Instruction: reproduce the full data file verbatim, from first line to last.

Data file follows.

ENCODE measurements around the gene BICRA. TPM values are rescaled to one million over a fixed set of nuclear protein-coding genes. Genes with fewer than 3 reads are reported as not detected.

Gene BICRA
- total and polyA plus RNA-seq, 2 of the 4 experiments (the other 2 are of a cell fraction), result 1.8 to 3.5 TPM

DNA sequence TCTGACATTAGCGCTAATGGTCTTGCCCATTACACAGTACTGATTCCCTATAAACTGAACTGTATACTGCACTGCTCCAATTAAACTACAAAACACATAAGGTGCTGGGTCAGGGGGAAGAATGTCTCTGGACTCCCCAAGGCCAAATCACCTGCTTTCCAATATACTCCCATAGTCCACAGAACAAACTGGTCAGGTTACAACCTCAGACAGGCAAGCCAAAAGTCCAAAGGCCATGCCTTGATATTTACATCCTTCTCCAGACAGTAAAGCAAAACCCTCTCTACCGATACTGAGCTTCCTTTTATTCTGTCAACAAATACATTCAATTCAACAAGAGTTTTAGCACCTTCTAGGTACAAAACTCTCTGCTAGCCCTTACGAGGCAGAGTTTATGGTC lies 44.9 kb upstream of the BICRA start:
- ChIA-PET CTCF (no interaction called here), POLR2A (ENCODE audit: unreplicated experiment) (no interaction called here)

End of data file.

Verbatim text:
ENCODE measurements around the gene BICRA. TPM values are rescaled to one million over a fixed set of nuclear protein-coding genes. Genes with fewer than 3 reads are reported as not detected.

Gene BICRA
- total and polyA plus RNA-seq, 2 of the 4 experiments (the other 2 are of a cell fraction), result 1.8 to 3.5 TPM

DNA sequence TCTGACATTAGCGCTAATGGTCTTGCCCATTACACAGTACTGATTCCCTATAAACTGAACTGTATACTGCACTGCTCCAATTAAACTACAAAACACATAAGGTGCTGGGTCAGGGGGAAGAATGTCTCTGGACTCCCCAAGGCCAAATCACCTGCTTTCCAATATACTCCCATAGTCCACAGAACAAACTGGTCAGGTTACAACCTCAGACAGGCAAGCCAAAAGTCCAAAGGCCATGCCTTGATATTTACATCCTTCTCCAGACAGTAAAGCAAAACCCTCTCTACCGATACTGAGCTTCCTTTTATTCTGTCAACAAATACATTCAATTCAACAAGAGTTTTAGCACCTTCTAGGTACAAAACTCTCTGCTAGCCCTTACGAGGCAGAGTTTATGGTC lies 44.9 kb upstream of the BICRA start:
- ChIA-PET CTCF (no interaction called here), POLR2A (ENCODE audit: unreplicated experiment) (no interaction called here)